Since March banned from flying after two crashes in less than five months, the Boeing 737 MAX is likely to resume operations in Europe during the first quarter of 2020, said Patrick Ky, director of the European Union Aviation Safety Agency (EASA).
In an interview with Reuters, Ky said he hopes to approve the return of the 737 MAX in the European market by January next year. The EASA director, however, estimated that the actual resumption of aircraft for commercial services could still take another two months, which is time needed for each country’s aviation authorities and airlines to prepare for the jet’s return.
“If there are training requirements (and) coordination to be done with the EU member states to make sure everyone does the same thing at the same time, this will take a bit of time,” Ky said. “That’s why I’m saying the first quarter of 2020.”
Boeing is running out of time to return the 737 MAX to service by the end of 2019, after making changes to the MCAS flight maneuvering software. Malfunction of the system is cited as the leading cause of accidents with aircraft from Lion Air and Ethiopian Airlines, which together took the lives of 346 people and forced the MAX series to be grounded worldwide.
In addition to damaging Boeing’s image, the grounding of the 737 MAX has also severely affected airlines that bought the aircraft in the hope of boosting revenue. Low-cost company Ryanair, one of the largest customers in the MAX series, said this week it expects additional delays in aircraft deliveries and also lowered its growth estimates for 2020.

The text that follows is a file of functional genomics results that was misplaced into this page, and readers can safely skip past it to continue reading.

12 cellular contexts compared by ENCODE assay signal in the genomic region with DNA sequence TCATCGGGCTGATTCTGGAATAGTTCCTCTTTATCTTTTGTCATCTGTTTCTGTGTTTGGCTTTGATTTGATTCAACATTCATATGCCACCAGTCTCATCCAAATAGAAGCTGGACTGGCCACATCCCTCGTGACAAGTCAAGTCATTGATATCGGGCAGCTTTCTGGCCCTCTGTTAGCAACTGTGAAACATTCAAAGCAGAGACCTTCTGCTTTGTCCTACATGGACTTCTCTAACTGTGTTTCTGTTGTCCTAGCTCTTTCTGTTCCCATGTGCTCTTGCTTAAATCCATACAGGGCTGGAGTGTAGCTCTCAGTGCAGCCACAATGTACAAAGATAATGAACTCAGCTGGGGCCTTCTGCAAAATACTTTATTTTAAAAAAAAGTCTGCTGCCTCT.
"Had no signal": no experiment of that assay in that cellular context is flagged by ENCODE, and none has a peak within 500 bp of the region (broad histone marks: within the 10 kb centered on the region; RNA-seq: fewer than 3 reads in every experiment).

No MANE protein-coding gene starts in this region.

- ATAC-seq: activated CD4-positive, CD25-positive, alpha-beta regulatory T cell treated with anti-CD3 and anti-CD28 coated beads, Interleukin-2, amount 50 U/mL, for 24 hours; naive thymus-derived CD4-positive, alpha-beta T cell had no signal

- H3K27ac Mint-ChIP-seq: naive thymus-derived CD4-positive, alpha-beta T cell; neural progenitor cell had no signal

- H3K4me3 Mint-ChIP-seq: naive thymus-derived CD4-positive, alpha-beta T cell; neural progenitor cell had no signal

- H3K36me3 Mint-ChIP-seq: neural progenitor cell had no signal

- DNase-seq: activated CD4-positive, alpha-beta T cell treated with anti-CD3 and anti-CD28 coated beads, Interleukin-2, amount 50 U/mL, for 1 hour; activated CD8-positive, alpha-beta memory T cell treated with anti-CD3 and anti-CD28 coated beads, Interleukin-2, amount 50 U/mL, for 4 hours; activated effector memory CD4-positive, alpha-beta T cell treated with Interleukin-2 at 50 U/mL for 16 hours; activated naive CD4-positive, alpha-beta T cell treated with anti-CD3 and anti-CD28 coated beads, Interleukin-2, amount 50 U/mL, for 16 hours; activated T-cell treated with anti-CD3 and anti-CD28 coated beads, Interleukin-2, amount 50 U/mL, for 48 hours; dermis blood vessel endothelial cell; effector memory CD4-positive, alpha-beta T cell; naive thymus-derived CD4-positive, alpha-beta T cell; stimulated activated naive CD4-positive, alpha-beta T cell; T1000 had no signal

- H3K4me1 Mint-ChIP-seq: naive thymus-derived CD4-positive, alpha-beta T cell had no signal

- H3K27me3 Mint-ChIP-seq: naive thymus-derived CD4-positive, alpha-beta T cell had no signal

Nearly 400 737 MAX jets (MAX 8 and MAX 9 models) from 59 airlines are stocked worldwide and more than 500 finished aircraft occupy the yards of Boeing’s Seattle plant and airports in Washington state.
EASA also plans to run its own 737 MAX verification program with specifications other than those required by the FAA, the US civil aviation agency that certified Boeing’s commercial jet in 2016.
European experts visited Rockwell Collins’ facilities in Iowa last week to start an audit of a “fairly final” version of MCAS, said the EASA director – Rockwell Collins developed the flight control software used in the 737. MAX
“There has been a lot of work done on the design of the software,” Ky said. But he added: “We think there is still some work to be done.”
In addition to the dilemma with the 737 MAX, Boeing has also been in trouble with the 777-9, the first modernized variant of the 777X series. The widebody has a delayed development program and should only go into operation by mid-2021 under the most optimistic assumption.
One of the jet’s customers, Singapore Airlines told Flight Global that it expects the aircraft only in 2022.